Hazardous fume concern closes Franklin strip of stores

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Potentially dangerous chemicals underground is forcing businesses in downtown Franklin to close. 

The store closures are due to a toxic chemical dating back to the 1940s was found in the air. Those levels are said to be seven and a half times what they should be. 

"The number for PCE over which action would be needed is 80," said Kim Ethridge of the MDEQ. "One of the indoor air samples that we got back right at the end of February was 600."

Those levels are toxic when you're talking about PERC the shortened name for a dry cleaning chemical. 

"It is a suspected carcinogen," said Ethridge.

Mood disorders and kidney problems are on the laundry list of side effects. Etheridge with the MDEQ says they found the high levels inside the Franklin business plaza causing the owners and employees to evacuate.

"We are optimistic that they may open within two weeks," Ethridge said. "Hopefully sooner."

The building was built in the 1920s and was a gas station, then dry-cleaners. Soil samples haven't shown any issues in the past but this week in the crawl space inside a trapped door, they believe they found the culprits for the toxins.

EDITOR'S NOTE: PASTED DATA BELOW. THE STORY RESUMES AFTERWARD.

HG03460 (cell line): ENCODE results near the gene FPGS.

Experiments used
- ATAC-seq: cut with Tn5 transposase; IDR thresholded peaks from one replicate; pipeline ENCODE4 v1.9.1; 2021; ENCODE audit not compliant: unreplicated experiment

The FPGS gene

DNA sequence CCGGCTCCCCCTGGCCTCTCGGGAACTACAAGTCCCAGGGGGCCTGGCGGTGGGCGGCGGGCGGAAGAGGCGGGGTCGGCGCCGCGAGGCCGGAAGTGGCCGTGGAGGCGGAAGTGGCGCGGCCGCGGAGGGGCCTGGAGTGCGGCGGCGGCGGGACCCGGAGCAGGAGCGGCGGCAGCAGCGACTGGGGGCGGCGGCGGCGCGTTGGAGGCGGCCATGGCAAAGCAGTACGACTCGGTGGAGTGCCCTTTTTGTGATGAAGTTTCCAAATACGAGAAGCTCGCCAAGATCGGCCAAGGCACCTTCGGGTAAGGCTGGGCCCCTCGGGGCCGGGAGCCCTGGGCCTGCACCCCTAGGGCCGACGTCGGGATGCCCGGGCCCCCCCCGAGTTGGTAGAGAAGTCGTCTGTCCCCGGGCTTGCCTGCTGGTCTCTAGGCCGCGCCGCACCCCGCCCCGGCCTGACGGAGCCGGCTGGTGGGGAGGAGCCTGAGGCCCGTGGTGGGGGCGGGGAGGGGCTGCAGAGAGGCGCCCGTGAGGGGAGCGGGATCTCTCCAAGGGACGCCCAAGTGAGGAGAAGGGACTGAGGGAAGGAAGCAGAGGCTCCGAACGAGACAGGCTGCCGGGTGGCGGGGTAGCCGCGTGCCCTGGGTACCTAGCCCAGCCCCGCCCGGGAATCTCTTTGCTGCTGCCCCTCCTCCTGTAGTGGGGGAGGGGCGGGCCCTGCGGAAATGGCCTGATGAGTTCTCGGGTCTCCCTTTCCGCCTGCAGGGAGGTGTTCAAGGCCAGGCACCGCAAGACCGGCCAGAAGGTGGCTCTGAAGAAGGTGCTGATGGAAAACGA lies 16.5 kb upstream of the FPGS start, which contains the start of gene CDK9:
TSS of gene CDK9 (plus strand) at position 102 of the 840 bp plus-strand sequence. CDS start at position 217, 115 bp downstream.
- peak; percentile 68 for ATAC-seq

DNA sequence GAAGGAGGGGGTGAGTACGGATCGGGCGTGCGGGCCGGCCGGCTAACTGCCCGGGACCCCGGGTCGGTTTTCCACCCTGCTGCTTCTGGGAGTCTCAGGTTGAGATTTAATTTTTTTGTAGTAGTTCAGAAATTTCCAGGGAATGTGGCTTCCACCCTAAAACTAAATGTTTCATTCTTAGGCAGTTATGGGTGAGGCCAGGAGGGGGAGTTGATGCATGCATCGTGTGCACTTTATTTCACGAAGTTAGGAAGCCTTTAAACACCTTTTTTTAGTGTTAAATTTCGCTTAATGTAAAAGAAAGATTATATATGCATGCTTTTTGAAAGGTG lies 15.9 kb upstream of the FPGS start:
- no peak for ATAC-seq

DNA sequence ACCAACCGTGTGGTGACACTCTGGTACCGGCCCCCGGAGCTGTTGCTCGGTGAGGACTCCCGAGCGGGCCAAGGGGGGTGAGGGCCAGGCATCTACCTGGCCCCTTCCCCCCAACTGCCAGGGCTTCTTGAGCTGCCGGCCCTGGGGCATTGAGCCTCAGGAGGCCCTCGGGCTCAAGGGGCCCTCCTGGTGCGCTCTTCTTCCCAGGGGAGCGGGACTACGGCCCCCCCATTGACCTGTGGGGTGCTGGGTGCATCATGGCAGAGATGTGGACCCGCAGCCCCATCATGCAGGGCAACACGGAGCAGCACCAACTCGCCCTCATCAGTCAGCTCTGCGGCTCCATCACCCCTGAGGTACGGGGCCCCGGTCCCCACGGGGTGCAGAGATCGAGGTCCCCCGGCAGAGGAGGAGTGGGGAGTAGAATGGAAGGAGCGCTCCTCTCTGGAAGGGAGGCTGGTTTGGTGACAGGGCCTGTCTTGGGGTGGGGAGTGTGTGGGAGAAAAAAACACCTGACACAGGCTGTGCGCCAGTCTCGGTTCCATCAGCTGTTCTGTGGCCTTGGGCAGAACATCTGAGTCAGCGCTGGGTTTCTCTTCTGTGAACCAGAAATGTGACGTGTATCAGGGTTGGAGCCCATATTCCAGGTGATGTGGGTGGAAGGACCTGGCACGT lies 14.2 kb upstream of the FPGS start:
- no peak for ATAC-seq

"We opened up the trap door, if you will and we found a 4-foot by 2-foot tank right there," Ethridge said. "And it showed some volatile levels when we put a meter down to it."

They think it's PERC possibly stored there since the 1950s. It's the talk of the town where small businesses line the streets. 

The MDEQ says it's contained so other businesses are open for now. Etheridge says whenever you're dealing with a potential combustible it's a concern. 

"If did it exceed emergency levels we would establish an evacuation zone," she said. "Luckily the fire department is right across the street."

But there is no way to know how long the employees and their customers have been breathing the toxins. 

"Several years ago we looked at only soil and groundwater and how those risks could affect people in the environment," Ethridge said. "Now we know to look at indoor air."